There are moments in your life that are game changers. Sometimes they sneak up on you, quiet and stealthy and alter the course of your life subtly but significantly. Others walk right up and hit you over the head, leaving you dizzy and seeing stars.
If you are lucky, you can see the latter coming. (Other times, perhaps not). In these cases I believe you actually have the ability to wield some control over the situation. Last week I found myself staring straight into just such an opportunity.
A few months back I wrote about the thrill of discovery. What’s just as satisfying as making a discovery is sharing it with your colleagues. I was at a fungal biology conference last week and had the opportunity to stand on stage and present the work I’ve been busy with over the past six months. It was a strategic move – my mentor and I are currently writing up the manuscript and we wanted to break the news and gather feedback before we submitted.
I have very strong thoughts about how science should be presented. Which meant I put a tremendous amount of pressure on myself to meet my exceedingly high standards. Not to mention the mind-blowing nature* of my current work, and the pressure builds. And let’s not forget, I am a post-doc entering the job market and need to be unforgettable. This was perhaps the most important 15 minutes of my career to date. Maybe I’m being melodramatic, as I tend towards the theatrical, but this was a big deal and the reason I’ve had so many late nights.
For a while, I thought I was going to crack under all that pressure. I’m not sure if it was psycho-somatic or an actual illness, but I was sick to my stomach the entire 24-hours before my talk (and even several hours afterwards). I am embarrassed to even admit it, as I usually relish any opportunity to be in the spotlight. But I knew this was one of the defining moments. In fact, the last time I felt this type of pressure was when I was interviewing for graduate school. I was a naive 23-year old who had gone to hippie college and didn’t have a clue as to the academic architecture. I only had gotten an interview at Duke, as the other graduate schools I applied to flat-out rejected me, and I knew that it was my only chance to get into a Ph.D. program. I was sick to my stomach then as well. I even had to leave in the middle of my interview with the director of the program in order to run to the restroom to empty the contents of my stomach. But I must have done something right, as I made it into the program, and the rest is, well, history.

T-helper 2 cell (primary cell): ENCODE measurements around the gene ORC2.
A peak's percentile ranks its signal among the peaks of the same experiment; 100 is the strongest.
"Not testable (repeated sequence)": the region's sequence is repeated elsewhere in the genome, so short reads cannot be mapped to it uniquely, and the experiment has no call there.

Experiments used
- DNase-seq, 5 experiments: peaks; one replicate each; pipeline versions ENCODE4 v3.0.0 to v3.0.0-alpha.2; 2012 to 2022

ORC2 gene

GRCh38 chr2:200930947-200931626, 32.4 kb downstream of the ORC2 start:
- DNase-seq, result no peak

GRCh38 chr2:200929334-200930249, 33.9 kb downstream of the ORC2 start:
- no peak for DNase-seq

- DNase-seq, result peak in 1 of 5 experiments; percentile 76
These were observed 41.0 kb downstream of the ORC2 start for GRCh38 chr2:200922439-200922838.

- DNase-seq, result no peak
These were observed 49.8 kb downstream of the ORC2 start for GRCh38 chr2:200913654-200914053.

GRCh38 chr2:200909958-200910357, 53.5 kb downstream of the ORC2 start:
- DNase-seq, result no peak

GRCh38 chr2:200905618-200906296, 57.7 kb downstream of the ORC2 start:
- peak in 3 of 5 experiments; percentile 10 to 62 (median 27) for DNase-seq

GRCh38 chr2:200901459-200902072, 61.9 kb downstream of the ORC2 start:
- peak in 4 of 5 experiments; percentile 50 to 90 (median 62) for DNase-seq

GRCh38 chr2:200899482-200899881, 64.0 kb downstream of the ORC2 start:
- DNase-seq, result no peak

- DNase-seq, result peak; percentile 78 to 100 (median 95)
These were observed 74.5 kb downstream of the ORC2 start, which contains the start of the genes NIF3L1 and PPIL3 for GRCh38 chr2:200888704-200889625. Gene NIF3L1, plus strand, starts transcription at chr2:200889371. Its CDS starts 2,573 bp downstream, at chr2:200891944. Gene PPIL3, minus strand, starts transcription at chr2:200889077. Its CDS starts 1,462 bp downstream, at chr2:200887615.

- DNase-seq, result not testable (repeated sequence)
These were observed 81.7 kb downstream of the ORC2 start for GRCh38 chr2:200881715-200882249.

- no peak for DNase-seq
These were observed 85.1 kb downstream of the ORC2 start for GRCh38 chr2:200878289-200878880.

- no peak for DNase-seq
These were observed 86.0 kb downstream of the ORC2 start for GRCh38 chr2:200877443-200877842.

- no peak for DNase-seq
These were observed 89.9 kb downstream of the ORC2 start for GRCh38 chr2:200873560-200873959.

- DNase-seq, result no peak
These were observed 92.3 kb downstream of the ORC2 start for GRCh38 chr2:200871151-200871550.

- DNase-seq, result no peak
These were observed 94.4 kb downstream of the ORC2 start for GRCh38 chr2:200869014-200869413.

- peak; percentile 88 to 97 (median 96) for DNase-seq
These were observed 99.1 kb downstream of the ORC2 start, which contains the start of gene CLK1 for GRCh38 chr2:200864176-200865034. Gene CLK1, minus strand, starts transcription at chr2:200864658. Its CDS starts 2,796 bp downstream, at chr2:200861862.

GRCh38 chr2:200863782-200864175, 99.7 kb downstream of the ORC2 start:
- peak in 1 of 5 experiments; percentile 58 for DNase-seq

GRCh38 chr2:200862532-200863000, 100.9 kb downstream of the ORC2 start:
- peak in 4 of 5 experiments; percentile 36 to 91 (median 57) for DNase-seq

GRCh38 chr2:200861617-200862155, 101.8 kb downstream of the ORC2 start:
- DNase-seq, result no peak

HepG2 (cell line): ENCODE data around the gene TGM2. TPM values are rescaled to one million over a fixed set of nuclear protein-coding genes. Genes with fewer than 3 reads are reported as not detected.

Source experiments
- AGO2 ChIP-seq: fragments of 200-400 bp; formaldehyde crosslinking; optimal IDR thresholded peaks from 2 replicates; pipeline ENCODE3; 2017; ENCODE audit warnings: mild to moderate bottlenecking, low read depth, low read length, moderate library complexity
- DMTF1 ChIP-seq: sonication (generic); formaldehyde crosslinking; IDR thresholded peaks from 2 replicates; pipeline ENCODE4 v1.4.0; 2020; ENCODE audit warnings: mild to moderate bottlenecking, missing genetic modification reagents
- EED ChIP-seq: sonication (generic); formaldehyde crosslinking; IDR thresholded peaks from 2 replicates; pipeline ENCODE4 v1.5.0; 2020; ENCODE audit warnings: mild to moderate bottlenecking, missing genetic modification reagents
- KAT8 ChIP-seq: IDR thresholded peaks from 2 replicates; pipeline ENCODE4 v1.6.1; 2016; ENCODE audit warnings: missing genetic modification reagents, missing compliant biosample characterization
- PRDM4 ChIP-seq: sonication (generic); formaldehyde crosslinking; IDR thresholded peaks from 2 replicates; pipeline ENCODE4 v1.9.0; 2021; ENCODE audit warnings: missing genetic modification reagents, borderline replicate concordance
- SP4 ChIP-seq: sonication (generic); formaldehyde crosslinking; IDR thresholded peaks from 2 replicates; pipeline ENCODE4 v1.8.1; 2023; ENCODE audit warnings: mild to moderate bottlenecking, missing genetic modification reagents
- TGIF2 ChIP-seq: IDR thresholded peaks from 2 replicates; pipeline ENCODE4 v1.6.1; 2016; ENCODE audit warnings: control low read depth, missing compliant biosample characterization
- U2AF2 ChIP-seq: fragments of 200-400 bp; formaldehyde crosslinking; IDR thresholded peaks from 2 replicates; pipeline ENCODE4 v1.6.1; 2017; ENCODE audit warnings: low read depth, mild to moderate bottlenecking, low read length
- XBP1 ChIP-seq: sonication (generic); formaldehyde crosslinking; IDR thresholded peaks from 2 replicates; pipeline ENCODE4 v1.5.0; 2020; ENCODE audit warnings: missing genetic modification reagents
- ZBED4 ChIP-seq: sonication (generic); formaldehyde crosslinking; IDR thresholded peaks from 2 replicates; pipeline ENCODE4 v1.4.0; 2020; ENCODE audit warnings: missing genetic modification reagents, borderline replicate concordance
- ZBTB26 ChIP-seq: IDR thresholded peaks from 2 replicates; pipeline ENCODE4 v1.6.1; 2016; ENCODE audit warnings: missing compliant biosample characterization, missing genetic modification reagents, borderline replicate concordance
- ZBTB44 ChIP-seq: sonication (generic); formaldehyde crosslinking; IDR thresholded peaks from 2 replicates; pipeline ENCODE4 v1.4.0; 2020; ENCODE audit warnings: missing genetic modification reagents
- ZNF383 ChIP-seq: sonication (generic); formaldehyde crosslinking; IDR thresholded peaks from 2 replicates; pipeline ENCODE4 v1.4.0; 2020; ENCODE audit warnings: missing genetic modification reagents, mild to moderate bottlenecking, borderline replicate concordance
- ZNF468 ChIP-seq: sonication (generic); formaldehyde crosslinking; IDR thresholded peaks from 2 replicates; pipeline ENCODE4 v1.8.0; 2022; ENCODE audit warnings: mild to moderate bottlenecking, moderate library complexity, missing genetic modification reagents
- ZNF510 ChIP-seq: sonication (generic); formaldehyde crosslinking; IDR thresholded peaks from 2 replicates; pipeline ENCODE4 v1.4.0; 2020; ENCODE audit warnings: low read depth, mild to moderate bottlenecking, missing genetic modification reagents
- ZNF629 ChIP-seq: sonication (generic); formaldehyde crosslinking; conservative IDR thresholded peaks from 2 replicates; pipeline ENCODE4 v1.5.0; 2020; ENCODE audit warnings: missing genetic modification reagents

And I made it through this talk also. Adrenaline is a powerful anti-nausea drug. In fact, I am proud to say that I nailed it. It’s a moment in my life that I will never ever forget. I could feel the buzz of energy in the air as I was on stage – people really got it (one person told me later they could feel the hairs on the back of their neck rising as I was speaking). As I opened the floor to questions, the first response that I received was a marriage proposal (from an already married woman, but a proposal nevertheless). I couldn’t have asked for much more, except for perhaps a job offer.
It’s been a boost to my scientific self-confidence, which as been on a roller coaster ride for the past couple of years. And it feels damn good. Success is a mix of hard work and luck and I got extremely lucky to fall into a such a compelling project.
*For my nerdy science friends interested in what I am working on:
I’ve been working on a yeast species that is a human commensal and occasionally, if the opportunity arises can become pathogenic. For decades, its been thought to be an obligate diploid with no known sexual cycle (which makes genetics and molecular biology in this organism challenging). Recently a parasexual cycle has been described in which diploid cells mate to form tetraploid cells and subsequently undergo a non-meiotic process to return to a near diploid state. We’ve found that there is also a haploid state in the lifecycle of this organism. Not only will this greatly facilitate future genetic and molecular biology studies, it suggests that a haploid phase may be important for revealing recessive alleles, and thus exposing genetic variation for selection to act upon. Furthermore, mating between haploids cells can restore heterozygosity, a trait we observe readily in clinical isolates, that as been paradoxical given the propensity of this organism to undergo loss of heterozygosity events in response to stress.